I marvel at my younger self as recorded by the contents of this blog. As I think of all the workouts and maniacal self-discipline I endured to cross each finish line, I realize that I think of Overpronator as a separate person. I am very proud of her, and I even wish I could be more like her, but I know that I have moved on. I flipped through a book that is part of series called Elf-help (which I found cute), and the following quote explains why I unknowingly decided that I am no longer Overpronator.
If you’re always pushing toward greater success, achievement, control, perfection, and efficiency, you’re overrating greatness – as well as your own human capacities. You’re great because of who you are, not because of what you can do.
I feel sorry for the sad person I was when I began my separation with Overpronator, even though I tried desperately to get back into her mindset and reclaim her body. It took a few years, but I know that I will never be Overpronator again. The lessons I learned as Overpronator is still with me, particularly as I venture further into my current active lifestyle. My body is familiar with the process of progress, and in those moment, Overpronator will be with me.

This is not to say that I will never run another marathon, nor does it mean that my goal to run in the Boston Marathon is forever gone. I even held a lofty goal of being an Ironman close to my heart, which may still happen. I am simply no longer solely focused on my training schedule, meal plan, speed and endurance metrics, or the muscle to fat body composition – my approach to fitness has changed. Perhaps, more importantly, my concept of success has changed. Success is no longer about attaining quantifiable objectives, but instead, has an abstract quality best described as sustainable happiness.

I will leave this blog in place because there is content and material here that may prove helpful for the community dedicated to distance running, myself included. This, however, will be my last entry as Overpronator, and my new identity is yet to be determined.

Namaste friends, till we meet again.

Sunday, December 30, 2012


I heard somewhere from some unidentified source that you are an entirely new person once every seven years. The idea is that every single cell in your body is different, or rather, new, every seven years. For me, and I imagine as with most Americans, this concept carried very little significance until the third and fourth cycle of regeneration. This thought is based on adulthood legally beginning at 18 years of age, and prototypical American culture allowing young adults to extend their parental dependence through their early 20s via undergraduate studies.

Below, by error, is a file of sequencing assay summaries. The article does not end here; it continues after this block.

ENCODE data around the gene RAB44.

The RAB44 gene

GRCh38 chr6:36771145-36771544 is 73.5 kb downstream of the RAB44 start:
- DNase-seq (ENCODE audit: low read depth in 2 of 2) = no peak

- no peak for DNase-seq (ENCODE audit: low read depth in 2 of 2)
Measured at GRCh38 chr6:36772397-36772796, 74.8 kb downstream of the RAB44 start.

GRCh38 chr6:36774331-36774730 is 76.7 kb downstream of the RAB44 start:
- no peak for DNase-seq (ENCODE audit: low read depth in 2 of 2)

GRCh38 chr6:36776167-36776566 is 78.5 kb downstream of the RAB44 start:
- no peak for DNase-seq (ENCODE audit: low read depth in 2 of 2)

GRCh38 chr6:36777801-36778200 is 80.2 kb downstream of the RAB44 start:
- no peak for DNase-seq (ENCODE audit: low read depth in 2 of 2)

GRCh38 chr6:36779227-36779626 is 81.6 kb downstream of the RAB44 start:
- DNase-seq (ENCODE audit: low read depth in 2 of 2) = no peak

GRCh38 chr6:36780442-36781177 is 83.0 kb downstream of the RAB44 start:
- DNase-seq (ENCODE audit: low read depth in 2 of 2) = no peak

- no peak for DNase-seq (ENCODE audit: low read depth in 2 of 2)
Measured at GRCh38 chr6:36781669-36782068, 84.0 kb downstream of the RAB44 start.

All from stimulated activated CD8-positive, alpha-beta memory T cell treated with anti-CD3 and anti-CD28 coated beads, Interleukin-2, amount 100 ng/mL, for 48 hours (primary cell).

In retrospect, I believe that my life was relatively stable by 21, though the term stable may not be accurate. At the time, I remember feeling like a leaf blowing in the wind. Though it was not a particularly comfortable place, I now realize that I was actually a young leaf, one that was green and hydrated. As for the blowing in the wind, it was really more like a floating in the wind, but I was extremely eager to be firmly planted somewhere … fast.

During that third cycle, and the beginnings of the fourth, everything seemed to be progressing in the direction of being planted. Then the tail end of the fourth cycle brought a terrible, terrible wind. By 28, everything I had hoped and planned was redefined, and I found myself engaged in a painful renewal process under conditions of sheer duress and an absolute lack of alternatives.

I was stripped of everything that was old and familiar, and I landed somewhere else entirely. At the very beginning of the fifth cycle, I was a weathered crumbling leaf being ripped and flung about by a cold dry wind. I suppose this might be considered the final phases of maturation, or perhaps it was more of a focused study on the solitary aspects of true independence. No matter the nomenclature, it was not and is still not a pleasant process.

Currently, I am in the middle of the fifth cycle, and everything around me is in fact entirely new. I look at photos of people that I consider as part of my support network (part friends, part colleagues), and their entry into my life are all relatively recent. The people prior to my fourth cycle have virtually disappeared, save a lingering few whose lives I witness via social media and nothing more.

I am … or have become even more so … a solitary figure. I have always tended to be a solitary person mostly by circumstance, and only sometimes by choice. It just seems strange that my cellular regenerations have made me more and more alone. Or have I simply purged myself of people that were detrimental to my internal growth, and I had previously surrounded myself with confining characters?

I am not quite sure about any of these musing, but I feel an odd sense of external happiness. To put it simply, I like the way things are in my life. Each day does offer some kind of purpose, but internally, I feel a type of depressed anxiety. I don’t feel particularly lonely in my quasi-solitude. I am involved in a committed relationship that has varying levels of co-dependence that is more dictated by a given situation rather than psychological need. If anything, it would seem that I am progressing on a truer course than I was during the third cycle. However, the internal warmth and feeling of safety is absent in the midst of this fifth cycle.